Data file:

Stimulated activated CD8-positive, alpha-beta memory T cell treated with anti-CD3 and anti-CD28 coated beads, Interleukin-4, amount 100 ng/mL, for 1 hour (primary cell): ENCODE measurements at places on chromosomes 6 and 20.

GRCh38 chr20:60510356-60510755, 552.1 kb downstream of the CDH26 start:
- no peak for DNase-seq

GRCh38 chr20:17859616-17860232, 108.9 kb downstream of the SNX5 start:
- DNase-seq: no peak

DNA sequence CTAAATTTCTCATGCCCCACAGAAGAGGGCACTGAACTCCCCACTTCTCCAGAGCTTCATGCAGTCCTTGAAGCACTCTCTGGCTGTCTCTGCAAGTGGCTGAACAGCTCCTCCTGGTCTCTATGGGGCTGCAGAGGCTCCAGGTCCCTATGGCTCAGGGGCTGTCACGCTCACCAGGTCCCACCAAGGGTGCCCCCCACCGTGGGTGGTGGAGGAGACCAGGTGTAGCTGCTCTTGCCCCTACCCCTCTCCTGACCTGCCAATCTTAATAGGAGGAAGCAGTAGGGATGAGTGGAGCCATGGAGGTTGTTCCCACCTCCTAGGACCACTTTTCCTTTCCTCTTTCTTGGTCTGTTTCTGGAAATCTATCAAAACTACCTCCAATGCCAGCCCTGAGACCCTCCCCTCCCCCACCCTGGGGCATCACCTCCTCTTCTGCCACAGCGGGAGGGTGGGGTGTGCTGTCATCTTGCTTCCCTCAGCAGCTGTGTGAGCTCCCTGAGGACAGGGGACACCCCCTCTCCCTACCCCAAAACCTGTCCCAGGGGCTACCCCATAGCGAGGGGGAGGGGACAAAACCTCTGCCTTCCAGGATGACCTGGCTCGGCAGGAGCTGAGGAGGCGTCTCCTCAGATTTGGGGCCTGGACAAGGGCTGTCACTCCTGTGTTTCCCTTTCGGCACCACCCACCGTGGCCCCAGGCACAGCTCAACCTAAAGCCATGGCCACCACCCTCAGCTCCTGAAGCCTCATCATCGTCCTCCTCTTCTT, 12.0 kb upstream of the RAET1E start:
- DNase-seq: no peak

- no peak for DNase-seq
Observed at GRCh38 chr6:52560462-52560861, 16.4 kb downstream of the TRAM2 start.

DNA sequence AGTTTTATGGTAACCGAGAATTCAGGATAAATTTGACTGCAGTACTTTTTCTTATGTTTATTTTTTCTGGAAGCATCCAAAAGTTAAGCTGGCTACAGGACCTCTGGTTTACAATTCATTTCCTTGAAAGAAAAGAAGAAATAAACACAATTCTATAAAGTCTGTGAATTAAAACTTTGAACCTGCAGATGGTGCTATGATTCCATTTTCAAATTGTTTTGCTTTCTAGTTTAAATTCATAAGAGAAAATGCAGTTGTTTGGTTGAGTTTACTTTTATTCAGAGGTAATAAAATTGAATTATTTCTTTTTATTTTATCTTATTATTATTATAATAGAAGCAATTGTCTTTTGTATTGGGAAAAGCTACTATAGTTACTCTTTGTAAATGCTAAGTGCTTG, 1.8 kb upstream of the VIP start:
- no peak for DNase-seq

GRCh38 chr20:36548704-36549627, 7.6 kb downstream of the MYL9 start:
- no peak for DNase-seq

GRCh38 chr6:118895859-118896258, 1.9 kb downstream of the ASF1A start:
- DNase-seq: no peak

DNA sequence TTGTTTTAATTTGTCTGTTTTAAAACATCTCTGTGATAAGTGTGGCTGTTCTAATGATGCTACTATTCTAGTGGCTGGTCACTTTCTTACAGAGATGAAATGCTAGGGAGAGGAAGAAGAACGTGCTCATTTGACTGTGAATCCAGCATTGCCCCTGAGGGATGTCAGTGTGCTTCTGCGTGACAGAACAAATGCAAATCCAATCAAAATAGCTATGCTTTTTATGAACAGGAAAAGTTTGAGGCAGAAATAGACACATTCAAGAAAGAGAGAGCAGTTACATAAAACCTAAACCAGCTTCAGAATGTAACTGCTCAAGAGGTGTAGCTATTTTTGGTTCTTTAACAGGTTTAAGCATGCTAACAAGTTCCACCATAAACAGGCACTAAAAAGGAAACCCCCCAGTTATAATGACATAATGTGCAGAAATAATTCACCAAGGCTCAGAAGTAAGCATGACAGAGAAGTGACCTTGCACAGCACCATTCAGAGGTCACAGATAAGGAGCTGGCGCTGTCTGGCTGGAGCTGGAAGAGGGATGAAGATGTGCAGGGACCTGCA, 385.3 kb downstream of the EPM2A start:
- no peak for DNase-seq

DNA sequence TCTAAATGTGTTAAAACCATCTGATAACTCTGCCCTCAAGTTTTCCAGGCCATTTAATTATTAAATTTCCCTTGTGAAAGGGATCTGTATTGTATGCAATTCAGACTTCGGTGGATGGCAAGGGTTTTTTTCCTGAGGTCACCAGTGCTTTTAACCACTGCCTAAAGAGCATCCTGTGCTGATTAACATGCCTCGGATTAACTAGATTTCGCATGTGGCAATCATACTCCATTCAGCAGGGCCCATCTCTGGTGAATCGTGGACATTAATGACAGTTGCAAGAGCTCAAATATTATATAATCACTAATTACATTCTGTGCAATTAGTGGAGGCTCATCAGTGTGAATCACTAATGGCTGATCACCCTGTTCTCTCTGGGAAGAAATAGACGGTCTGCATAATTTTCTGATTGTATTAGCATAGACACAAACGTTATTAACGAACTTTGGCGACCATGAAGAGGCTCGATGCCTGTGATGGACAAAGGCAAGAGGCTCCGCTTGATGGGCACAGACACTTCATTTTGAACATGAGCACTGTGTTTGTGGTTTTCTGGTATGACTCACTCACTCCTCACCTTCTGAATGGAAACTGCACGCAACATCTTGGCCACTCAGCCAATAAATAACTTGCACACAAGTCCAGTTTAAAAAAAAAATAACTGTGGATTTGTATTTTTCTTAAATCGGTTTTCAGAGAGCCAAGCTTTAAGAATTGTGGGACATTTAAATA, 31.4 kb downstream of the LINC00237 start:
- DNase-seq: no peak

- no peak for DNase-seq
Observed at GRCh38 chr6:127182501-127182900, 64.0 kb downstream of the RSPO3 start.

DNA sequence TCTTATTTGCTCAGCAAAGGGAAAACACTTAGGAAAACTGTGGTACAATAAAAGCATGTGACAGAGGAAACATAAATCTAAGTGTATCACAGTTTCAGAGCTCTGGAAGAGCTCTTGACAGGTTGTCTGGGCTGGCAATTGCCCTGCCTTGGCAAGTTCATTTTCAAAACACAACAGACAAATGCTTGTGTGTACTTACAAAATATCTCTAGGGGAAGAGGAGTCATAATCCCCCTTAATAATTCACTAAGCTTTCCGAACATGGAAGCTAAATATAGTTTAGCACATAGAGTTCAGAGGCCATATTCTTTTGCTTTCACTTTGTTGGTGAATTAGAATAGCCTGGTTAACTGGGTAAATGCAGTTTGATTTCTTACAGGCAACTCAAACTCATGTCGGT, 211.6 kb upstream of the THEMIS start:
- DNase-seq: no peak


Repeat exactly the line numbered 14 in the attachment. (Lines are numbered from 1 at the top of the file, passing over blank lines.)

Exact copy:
GRCh38 chr6:118895859-118896258, 1.9 kb downstream of the ASF1A start: